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The Daily Wildcat

The Daily Wildcat


Column: All in a name-change policy

My very first college course was at 9 a.m. on a Wednesday. It was a huge lecture section, and the professor took attendance by passing the roster around the room for signatures.

I vividly remember the student next to me flipping the pages, finding a name and proceeding to cross it out and write a new one before signing. I watched my classmate do this for more than a week before, one day, the roster that was passed around included the right name.

The class was LGBTQ Studies, and I assume one of the teaching assistants finally noticed the problem. I spent years wondering how that student was forced to handle similar situations in other courses — economics, biology, French.

That question got a lot easier to answer at the beginning of this semester.

The UA instituted new guidelines for chosen or preferred names this January. Now, students who wish to be known by something other than their legal name on their CatCard, in the phonebook, through their CatMail, on their diploma and on UAccess and D2L can make the change, privately and online, in just a few minutes. They can also pick and choose among those options in the way that makes them feel most safe.

For those of us who are, more or less, comfortable with our given names, a policy like this can seem trivial. But for transgender and gender-nonconforming students, this is about more than preferring Beth to Liz.

Transgender and gender-nonconforming people are extremely vulnerable — they are four times as likely to be homeless, 31 percent have been abused or harassed by a classroom teacher, over 50 percent will experience sexual violence during their lives and some reports estimate that as many as 38 percent have been victimized by law enforcement. The wrong name on a roster can accidentally “out” a student and make them feel uncomfortable and create an unsafe learning environment. The wrong name on a photo ID like the CatCard can expose students to violence and harassment. In this way, names really do matter.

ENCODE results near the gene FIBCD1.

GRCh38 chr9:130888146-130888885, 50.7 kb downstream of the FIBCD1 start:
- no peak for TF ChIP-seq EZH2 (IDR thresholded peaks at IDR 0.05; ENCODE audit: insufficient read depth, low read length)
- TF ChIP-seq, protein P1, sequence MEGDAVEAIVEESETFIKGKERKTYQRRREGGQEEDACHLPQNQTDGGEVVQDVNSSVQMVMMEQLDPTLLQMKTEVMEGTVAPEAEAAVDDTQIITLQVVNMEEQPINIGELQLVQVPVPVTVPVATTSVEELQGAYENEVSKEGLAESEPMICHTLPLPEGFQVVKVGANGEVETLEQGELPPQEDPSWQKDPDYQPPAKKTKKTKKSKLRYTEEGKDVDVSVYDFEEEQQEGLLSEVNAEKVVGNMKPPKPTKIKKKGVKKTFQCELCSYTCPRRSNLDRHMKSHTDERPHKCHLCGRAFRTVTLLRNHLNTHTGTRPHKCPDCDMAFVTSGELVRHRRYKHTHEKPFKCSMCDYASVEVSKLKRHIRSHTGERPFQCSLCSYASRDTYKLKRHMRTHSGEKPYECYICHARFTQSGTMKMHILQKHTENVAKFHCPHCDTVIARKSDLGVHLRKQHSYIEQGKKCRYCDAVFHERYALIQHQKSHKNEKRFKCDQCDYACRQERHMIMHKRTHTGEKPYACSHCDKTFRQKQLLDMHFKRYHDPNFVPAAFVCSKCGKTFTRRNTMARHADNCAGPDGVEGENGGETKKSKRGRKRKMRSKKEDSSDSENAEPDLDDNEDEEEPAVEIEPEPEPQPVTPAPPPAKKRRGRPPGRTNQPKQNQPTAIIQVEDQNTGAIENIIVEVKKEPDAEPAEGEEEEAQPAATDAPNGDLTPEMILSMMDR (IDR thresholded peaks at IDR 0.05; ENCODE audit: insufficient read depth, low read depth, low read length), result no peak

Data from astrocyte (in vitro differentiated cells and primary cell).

Transgender and gender-nonconforming folks are also at an elevated suicide risk — a comprehensive 2011 survey of 6,450 transgender participants found that 41 percent had attempted suicide, compared to the national average of 1.6 percent. According to recent research done by the Frances McClelland Institute for Children, Youth and Families here on campus, “The greater number of contexts in which transgender youth can use their preferred name, the less depression and … the safer they feel at school.”

If the ability to change one’s name online is trivial to the rest of us, there’s no real reason to disallow it. And if that policy change can make even one student’s university experience a little bit better, there’s every reason to make it happen.

The new preferred name policy is a common-sense way of saving lives and making sure all students feel safe and welcome on campus, and the UA should be commended for taking this step. I wish the policy had come sooner — NAU has had its preferred name policy since at least last year, and some public universities had simple, online methods of changing names as early as 2009 — but late is always better than never. So kudos to the administration and to the many student and faculty activists who have been advocating for this policy over the past several years.

I still see that freshman-year classmate on campus from time to time, and I think of them when I say that I know at least one person whose life just got a lot easier.


Jacquelyn Oesterblad is opinions editor. Follow her on Twitter.

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